J.K. Rowling Debunked A Bunch Of Myths About Where ‘Harry Potter’ Was Created
When it comes to the story of J.K. Rowling, her tale is as well known as The Boy Who Lived. Call it The Writer Made Good. Joanne Rowling dreamed up a wizard story while riding the train that would go on to define a new era of the young adult fantasy genre. She wrote the story in a cafe with her baby next to her in the pram. Now she's a billionaire, and the places that inspired her, like Gandy Lane and The Old Firehouse, are tourist destinations. But J.K. Rowling's tweets about Harry Potter location myths over Memorial Day weekend set some of these stories to rest.
Not that the overall story of Rowling's success isn't true. Like most histories, the general outline is correct. She did have the initial idea for the train to Hogwarts while traveling. She did write several chapters in cafes, Nicolsons Cafe being a particular haunt she favored in the mid-1990s. And her success, tapping into a deep need at the turn of the century for a new good-vs-evil fairy tale, is remarkable.
It's just that, like all good stories, the tale has grown in the telling. Moreover, many places are happy to claim credit to get those tourist dollars, even if that location has nothing to do with Rowling's success.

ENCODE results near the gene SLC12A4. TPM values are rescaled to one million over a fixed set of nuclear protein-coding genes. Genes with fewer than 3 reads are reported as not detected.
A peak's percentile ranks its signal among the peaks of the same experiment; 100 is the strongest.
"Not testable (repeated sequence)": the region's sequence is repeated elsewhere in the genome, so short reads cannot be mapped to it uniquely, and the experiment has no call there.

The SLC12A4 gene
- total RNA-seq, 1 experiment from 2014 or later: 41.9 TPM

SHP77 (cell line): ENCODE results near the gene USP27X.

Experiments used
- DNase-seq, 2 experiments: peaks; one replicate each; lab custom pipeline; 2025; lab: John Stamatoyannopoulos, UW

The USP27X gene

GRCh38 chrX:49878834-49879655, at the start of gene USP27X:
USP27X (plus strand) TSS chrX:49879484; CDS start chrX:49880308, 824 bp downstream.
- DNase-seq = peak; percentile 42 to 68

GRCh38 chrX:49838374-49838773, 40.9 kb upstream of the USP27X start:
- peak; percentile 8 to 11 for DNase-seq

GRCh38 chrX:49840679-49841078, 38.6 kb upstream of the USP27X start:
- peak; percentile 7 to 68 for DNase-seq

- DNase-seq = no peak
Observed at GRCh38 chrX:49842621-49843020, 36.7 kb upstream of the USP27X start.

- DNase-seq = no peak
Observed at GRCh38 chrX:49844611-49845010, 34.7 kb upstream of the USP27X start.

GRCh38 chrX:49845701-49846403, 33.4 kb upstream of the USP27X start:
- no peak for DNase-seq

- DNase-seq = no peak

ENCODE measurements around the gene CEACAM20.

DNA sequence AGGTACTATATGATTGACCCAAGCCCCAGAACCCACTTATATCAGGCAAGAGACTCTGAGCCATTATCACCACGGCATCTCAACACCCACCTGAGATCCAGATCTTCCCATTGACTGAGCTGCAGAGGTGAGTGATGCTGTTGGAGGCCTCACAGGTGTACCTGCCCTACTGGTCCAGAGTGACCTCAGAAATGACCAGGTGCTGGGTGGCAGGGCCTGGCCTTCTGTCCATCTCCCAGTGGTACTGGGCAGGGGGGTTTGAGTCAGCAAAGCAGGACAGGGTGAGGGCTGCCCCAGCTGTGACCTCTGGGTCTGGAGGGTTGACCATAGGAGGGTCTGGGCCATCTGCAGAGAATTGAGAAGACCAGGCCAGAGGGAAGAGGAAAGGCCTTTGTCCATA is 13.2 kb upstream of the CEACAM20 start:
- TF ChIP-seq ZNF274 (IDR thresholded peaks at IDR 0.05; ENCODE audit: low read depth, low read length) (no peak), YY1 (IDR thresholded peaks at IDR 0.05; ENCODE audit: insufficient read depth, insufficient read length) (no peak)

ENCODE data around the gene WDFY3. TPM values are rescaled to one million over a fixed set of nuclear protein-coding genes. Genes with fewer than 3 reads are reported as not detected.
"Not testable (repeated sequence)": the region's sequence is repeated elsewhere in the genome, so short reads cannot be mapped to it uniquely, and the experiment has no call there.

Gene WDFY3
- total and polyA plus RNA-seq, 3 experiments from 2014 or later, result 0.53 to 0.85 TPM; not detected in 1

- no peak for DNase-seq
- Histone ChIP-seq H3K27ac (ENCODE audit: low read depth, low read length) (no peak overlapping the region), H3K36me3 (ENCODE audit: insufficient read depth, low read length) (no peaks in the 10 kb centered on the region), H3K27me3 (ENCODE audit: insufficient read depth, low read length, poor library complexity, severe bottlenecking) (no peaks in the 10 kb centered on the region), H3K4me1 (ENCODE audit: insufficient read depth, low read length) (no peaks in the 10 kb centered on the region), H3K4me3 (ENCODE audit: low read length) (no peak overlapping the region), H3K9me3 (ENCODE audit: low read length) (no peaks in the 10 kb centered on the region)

In most cases, these mythical tourist stops — think the pub in Oxford where JRR Tolkien and CS Lewis drank beer and debated fantasy world ideas — are about writers who have passed on, and cannot contradict the mythos springing up around them. But good old JK is alive and well and very online. And she's going to set the record straight with a few tweets. Over the weekend, Rowling debunked claims about The Elephant House in Edinburgh and a bookshop in Oporto, Portugal, both of which have long touted being instrumental in Rowling's creation of Harry Potter.
But this was only the beginning of her tweeted corrections. She did confirm her love with the now-closed Nicolsons, for instance.
But some of those tourist stops are sadly claiming credit for inspiring her when they didn't.
Even if it means she may be upsetting the British Association of Harry Potter Tour Guides.
Rowling may be trying to set the record straight, but these myths are a dime and dozen. In a couple of decades, no one will care if she said this street did or didn't inspire her if it's an "official tourist stop." But it's good for the truth to be out there, even if only the hardcore Harry Potter scholars will be the ones who take note.